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Dear privacy pros,

The topic du jour in the privacy world is the recent leak of the largest cache of data concerning offshore accounts and assets of the rich and powerful.

Aptly dubbed the Pandora Papers, the 2.94 terabytes of information and the resulting report from the International Consortium of Investigative Journalists cover a wider array of offshore service providers and jurisdictions than previous exposés, including the 2016 Panama Papers and the 2017 Paradise Papers. These revelations open up a Pandora’s box of financial secrets and will likely lead not only to direct repercussions for the elites involved, but also second order effects in the regulatory environment for financial reporting and tax regimes around the world.

From a privacy perspective, piercing the shield of confidentiality around these shady dealings should naturally raise some alarm bells. However, there are clearly sound countervailing arguments based on transparency and national interest that warrants the shining of much-needed light into the shadow financial system that enhances wealth inequality and, in some cases, enables the individuals concerned to hide ill-gotten benefits stemming from human rights abuses. The searing indictment from the Washington Post in the Dashboard below helps to frame the ongoing investigation in context by covering the human impact that some of these acts have had.

Another article in this week’s Dashboard that caught my eye is the Wired piece on Clearview AI’s enhanced facial recognition capabilities and ambitions. I have touched on the topic of biometric surveillance in previous introductions, so suffice it to say that while there are certainly arguments one can make to support the use of such technology, a careful assessment of the privacy impact against potential benefits needs to be undertaken before any deployment.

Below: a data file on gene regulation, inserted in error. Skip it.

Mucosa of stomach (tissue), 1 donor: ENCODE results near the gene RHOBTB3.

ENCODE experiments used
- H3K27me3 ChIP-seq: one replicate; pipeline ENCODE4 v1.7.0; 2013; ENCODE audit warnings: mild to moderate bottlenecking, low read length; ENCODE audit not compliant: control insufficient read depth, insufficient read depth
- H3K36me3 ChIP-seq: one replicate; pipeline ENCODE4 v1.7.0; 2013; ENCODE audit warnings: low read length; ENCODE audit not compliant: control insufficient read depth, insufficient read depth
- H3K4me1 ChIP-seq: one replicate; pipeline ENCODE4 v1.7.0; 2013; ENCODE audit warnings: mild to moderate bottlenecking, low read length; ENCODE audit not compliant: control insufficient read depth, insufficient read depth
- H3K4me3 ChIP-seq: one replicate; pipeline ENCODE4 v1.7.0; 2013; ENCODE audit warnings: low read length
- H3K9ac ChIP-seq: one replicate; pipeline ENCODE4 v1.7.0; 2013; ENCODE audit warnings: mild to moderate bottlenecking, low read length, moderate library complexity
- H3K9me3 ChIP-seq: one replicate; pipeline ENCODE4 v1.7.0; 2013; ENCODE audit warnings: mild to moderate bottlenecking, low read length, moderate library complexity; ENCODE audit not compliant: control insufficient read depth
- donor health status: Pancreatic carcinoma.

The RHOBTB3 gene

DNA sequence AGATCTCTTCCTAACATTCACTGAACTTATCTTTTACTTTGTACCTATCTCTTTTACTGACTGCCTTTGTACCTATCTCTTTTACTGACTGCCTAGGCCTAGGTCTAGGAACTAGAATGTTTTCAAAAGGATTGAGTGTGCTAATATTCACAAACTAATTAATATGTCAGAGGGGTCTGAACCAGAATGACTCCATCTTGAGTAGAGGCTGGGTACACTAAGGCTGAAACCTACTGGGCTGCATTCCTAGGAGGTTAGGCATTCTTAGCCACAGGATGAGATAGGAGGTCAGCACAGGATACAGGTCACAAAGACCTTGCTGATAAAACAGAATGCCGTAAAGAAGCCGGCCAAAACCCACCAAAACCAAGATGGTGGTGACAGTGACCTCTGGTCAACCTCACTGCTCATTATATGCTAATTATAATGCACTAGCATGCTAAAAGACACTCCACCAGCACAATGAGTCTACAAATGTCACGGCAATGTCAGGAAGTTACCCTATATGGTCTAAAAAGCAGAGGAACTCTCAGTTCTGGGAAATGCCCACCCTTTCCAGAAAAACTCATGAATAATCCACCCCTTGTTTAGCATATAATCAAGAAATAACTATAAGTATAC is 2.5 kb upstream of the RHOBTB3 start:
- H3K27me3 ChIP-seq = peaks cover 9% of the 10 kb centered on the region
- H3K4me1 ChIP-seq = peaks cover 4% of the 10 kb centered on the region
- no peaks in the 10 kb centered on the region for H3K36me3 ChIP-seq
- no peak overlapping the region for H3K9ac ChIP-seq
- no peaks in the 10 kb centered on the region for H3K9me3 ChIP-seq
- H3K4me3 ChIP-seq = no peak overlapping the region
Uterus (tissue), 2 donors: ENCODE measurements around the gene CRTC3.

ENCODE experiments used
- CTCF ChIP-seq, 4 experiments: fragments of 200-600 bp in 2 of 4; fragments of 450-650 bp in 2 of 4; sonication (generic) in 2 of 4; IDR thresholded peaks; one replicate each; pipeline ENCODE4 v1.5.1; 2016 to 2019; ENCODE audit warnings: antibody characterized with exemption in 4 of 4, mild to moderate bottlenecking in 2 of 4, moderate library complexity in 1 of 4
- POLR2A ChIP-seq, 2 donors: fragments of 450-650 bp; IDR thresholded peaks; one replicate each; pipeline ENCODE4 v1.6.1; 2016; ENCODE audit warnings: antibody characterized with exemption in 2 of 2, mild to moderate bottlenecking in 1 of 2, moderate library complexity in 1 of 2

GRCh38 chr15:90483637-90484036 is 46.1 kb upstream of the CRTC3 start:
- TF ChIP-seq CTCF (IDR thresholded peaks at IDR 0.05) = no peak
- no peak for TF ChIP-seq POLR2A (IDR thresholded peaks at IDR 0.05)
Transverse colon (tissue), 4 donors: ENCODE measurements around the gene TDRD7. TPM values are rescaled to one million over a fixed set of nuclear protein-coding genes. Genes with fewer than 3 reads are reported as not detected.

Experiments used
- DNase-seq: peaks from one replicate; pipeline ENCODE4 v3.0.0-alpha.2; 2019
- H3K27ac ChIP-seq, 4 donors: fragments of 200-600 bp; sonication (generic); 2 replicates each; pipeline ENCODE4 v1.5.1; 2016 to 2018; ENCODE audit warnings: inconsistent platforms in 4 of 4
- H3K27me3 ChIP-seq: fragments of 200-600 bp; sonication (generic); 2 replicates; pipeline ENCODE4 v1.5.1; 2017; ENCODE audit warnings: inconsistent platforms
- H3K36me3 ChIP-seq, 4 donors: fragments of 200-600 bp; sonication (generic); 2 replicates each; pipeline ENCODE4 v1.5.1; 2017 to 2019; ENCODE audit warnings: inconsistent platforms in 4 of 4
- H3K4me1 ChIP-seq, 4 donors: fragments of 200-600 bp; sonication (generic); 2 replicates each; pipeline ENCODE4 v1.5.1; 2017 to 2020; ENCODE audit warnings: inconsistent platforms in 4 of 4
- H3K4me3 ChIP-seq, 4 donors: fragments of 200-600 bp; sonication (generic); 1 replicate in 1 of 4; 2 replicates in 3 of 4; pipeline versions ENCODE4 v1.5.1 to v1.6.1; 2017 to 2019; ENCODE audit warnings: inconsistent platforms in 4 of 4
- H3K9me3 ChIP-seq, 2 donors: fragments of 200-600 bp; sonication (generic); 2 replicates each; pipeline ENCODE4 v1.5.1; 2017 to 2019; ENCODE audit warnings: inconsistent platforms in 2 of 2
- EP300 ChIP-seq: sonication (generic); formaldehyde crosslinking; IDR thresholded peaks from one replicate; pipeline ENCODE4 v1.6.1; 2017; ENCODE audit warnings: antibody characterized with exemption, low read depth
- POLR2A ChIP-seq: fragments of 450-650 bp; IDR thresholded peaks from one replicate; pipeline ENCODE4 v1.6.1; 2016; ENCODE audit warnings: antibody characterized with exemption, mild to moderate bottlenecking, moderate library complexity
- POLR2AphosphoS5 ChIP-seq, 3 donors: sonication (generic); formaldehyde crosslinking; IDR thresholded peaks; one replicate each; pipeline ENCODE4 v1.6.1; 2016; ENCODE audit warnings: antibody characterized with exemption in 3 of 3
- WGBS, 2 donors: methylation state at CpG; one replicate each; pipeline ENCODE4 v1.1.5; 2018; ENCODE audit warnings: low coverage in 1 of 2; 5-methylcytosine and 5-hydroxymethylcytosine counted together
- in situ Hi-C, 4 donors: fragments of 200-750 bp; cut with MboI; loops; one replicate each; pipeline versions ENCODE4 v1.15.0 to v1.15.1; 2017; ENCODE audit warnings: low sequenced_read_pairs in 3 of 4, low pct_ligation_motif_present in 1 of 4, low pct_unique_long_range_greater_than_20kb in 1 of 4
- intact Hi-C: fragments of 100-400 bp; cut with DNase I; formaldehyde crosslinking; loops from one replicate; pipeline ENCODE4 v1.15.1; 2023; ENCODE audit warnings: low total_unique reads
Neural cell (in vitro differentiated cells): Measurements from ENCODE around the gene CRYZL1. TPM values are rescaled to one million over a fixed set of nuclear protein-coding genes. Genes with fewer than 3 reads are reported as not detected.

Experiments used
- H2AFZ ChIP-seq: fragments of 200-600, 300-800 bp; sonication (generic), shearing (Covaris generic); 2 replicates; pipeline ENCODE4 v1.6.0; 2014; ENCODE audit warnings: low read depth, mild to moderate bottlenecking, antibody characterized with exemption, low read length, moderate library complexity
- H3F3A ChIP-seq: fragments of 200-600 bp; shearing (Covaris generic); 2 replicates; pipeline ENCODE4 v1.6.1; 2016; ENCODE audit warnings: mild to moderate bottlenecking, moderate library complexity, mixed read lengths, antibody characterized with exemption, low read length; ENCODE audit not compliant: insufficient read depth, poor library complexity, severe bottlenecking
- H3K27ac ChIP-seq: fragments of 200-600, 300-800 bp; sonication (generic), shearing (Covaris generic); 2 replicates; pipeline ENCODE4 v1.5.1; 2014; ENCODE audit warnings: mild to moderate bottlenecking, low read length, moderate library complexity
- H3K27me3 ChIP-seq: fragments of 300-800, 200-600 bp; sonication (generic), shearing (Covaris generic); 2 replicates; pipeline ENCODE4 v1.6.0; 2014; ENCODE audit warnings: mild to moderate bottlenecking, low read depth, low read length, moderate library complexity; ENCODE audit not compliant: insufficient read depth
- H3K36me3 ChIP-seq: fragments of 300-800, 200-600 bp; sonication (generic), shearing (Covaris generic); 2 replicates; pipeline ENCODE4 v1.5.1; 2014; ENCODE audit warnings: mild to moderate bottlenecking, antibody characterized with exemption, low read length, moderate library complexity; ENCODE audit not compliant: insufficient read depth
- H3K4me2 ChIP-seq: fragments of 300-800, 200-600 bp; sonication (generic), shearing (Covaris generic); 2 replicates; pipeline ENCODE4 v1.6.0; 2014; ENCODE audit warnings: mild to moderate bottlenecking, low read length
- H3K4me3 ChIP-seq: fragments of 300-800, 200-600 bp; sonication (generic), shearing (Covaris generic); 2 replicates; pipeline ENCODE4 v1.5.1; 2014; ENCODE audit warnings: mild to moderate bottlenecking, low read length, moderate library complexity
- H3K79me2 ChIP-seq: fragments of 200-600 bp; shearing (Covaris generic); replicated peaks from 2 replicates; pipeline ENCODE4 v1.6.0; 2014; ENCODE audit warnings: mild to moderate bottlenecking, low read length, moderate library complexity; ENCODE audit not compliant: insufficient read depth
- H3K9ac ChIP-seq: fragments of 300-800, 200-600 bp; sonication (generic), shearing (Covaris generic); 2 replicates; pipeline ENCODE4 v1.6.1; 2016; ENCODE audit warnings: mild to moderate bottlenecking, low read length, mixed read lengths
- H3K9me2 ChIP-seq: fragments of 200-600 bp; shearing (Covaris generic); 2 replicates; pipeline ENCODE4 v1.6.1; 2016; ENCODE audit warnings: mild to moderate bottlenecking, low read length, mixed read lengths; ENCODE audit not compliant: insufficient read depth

In this regard, this article on the concerns arising from the implementation of trials for a new face biometrics system at Wellington Airport is instructive. Readers may also wish to refer to the SCMP article about the ethical guidelines on artificial intelligence governance recently released by China’s Ministry of Science and Technology for further guidance.

As a new study from Cisco shows, consumers (unsurprisingly) want more privacy and control over their data, and more consumers are now willing to act to protect their own interests online. These findings have led Cisco to develop their New Trust Standard, a benchmark that assesses how trustworthy businesses are as they embark on digital transformation initiatives.

In Singapore, a consortium formed the Credence Committee with the objective of developing the Credence Data Trust Rating System, formally launched 27 Sept. Consortium members include testing and certification company TÜV SÜD, global professional services firm KPMG, law firm Drew & Napier, led by Credence Labs, a tech start-up with extensive government experience in developing IT industry and global consulting experience.

The Credence DTRS is an open and decentralized data trust rating system that measures compliance end-to-end, from adherence to relevant legislation and data policies to implementation of relevant processes and procedures. It incorporates and complements the Personal Data Protection Commission’s Data Protection Trustmark by extending beyond compliance with the Singapore Personal Data Protection Act and covering implementation details based on an organization's line of business, corporate governance, risk profile and business needs.

I hope this introduction has given you some food for thought and pointed out some rabbit holes for you to jump into. Thanks for reading and happy exploring!

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